The ABC11 I-Team looks at Raleigh red light cameras

Critics say car owners aren't told they can challenge tickets if they weren't driving.
February 27, 2014 2:57:13 PM PST
If your car is caught on camera running a red light in Raleigh, you - as the car owner - get a ticket. It shows you it was your car and gives you an outline of your options: pay it, appeal it, or give up the person who was driving.

What it doesn't tell you is there's another option.

"If you weren't driving at the time and location of the citation, you're not liable and the citation is void," explained red light opponent Brian Ceccarelli. "You just send an affidavit to the mayor saying 'I wasn't driving at the time and location of the citation' and that's it."

Ceccarelli is what you might call an anti-red light camera crusader. He led the charge that ultimately led to Cary shutting down its program. He showed us the state law and the city ordinance that spell out that there are four options for vehicle owners who weren't behind the wheel.

All they have to do is send the city a notarized statement that the person who received the citation was not driving any vehicle at the time and place designated in the citation.

We caught up with Patricia Lynch as she was on her way to the company that runs the red light camera program - SafeLight.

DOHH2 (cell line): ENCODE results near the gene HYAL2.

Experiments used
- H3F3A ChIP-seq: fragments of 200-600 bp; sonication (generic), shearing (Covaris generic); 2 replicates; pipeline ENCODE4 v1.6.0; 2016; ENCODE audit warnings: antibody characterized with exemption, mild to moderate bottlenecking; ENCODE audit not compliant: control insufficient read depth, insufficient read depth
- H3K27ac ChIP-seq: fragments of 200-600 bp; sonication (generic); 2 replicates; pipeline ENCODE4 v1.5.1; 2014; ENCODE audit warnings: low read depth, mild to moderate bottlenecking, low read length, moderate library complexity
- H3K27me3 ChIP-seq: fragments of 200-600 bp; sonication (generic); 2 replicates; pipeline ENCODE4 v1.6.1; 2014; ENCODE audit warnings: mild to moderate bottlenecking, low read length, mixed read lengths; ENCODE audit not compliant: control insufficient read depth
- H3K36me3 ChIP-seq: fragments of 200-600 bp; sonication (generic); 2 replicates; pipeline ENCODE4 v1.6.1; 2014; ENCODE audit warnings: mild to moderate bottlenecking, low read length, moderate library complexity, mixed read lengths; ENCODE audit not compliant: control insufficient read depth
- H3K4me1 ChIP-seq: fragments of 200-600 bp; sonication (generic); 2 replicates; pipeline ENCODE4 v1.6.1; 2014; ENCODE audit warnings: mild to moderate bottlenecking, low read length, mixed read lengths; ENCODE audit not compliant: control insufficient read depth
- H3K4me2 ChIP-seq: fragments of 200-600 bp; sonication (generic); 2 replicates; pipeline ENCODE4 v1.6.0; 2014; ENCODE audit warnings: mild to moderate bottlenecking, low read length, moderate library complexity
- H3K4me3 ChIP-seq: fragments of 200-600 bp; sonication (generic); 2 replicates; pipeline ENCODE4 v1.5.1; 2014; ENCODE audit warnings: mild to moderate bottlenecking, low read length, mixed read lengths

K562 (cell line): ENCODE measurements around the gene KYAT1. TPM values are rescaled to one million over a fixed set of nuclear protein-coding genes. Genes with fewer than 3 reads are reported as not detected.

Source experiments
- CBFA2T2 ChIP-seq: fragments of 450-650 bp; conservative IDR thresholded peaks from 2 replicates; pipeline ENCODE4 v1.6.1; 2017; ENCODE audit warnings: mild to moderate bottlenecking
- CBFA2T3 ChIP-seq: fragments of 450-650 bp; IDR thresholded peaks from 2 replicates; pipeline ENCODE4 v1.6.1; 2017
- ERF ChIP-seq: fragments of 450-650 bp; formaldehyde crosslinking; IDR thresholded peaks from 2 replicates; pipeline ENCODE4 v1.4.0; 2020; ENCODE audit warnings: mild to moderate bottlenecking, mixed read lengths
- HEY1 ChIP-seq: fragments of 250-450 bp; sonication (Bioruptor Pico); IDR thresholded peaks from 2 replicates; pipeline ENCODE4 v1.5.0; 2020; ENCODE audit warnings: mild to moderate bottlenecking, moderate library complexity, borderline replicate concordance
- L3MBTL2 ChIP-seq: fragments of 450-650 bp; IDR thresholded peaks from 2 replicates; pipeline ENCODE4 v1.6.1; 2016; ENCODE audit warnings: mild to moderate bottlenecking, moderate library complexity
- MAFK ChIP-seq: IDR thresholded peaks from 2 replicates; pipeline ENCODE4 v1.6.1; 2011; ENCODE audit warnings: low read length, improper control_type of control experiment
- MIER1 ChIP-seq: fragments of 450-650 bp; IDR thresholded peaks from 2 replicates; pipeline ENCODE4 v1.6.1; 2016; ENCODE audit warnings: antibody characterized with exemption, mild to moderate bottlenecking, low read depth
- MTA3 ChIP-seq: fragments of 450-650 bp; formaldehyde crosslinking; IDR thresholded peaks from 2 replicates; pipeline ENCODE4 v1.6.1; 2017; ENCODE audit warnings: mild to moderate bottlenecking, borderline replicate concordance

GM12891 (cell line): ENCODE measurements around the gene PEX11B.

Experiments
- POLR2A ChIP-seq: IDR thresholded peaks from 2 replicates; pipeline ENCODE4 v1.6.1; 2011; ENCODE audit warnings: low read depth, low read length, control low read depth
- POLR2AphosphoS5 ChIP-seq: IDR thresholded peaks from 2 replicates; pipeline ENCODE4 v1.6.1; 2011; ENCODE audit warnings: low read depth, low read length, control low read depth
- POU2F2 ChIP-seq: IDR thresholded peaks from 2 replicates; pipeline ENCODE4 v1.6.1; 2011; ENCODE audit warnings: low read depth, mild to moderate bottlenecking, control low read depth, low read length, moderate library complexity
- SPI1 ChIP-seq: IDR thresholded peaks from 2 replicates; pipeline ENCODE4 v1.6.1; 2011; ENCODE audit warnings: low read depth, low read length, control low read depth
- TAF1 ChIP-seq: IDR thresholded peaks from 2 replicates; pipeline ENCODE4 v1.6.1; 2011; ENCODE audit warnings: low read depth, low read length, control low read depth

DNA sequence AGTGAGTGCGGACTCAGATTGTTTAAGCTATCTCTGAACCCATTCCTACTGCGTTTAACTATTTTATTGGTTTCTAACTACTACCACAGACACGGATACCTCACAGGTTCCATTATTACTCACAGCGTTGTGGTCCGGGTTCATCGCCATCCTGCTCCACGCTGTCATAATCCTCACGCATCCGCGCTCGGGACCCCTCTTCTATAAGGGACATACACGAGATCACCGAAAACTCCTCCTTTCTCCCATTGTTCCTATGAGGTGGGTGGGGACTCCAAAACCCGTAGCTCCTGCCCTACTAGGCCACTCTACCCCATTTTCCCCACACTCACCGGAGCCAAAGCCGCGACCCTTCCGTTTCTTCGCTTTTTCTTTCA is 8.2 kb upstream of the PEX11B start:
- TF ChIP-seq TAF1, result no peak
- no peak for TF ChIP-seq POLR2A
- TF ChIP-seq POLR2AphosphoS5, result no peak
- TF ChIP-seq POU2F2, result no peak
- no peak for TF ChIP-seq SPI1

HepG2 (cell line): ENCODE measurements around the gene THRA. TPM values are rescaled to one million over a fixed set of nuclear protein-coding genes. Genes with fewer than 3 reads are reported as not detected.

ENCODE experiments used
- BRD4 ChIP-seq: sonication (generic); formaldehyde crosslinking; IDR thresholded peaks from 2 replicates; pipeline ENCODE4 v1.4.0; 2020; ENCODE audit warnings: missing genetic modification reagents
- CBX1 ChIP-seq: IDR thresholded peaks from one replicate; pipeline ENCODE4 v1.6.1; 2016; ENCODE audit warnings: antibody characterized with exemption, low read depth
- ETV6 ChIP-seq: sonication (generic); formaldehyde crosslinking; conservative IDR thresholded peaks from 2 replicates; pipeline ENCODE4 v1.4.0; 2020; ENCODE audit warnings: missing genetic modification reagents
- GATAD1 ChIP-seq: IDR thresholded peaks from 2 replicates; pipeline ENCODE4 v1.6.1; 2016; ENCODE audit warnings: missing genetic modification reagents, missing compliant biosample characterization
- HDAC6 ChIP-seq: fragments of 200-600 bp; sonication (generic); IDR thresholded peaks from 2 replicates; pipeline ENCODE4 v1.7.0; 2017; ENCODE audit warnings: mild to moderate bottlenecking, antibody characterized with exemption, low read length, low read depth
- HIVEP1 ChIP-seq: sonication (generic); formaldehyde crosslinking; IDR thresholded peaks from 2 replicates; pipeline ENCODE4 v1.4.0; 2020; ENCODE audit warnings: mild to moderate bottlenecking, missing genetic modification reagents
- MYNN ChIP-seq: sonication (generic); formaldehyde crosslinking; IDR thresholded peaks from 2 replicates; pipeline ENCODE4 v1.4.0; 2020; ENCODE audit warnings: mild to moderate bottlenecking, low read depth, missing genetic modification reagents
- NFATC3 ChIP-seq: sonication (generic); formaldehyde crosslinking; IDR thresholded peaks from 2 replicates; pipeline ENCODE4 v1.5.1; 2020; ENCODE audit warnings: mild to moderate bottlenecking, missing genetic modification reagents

Lynch says she'd just had hip surgery and it was a relative who ran the red while helping her out.

"So, I get the notice and I'm like 'Oh my gosh! I wasn't even driving at this time," she explained.

She says learned about that fourth option on Ceccarelli's website, redlightrobber.com, but says it should have been spelled out on the ticket.

"I mean, I wasn't driving, I don't want to make the person who was running my errands pay the ticket because they're helping me out and that fourth option, I would definitely use that," said Lynch.

Since Raleigh started the red light camera program back in 2003, it's netted more than $8 million. Eleven percent goes to schools, 8 percent to the city, and 81 percent to SafeLight - the company that runs the program.

To Ceccarelli, the reason that fourth option isn't on the citation is clear as day.

"It's always about money," he said.

We took our ABC11 cameras with Lynch to SafeLight and were turned away. So, we went with Lynch and Ceccarelli to the city and again, we were turned away.

We went to Mayor Nancy McFarlane, who told us the website laid out all four options, but we haven't found a website that does that.

In fact, the city's own website says vehicle owners have to show someone else was driving to get out of the ticket.  Now, we asked an attorney for the city about that and were directed to a little line that says the "city will accept affidavits as allowed by law."  But, it doesn't tell you what the law says or even how to find it.  For Lynch, that's a serious omission.

"I think it's fraud not to tell me I have another option, to only give me the ones that you want me to use," she said.

The city attorney wouldn't weigh in on the allegation of fraud, but the mayor did comment on the citations.

"I think that if people get a notice in the mail, they should have all their options and, you know, I really don't know why Safe Light chose to interpret our ordinance that way for this piece of paper, but I think we need to look into it," she said.

Mayor McFarlane says she's telling the city attorney to weigh in directly on whether the citations need to change.

As for SafeLight, we've reached out to them and have not heard back.

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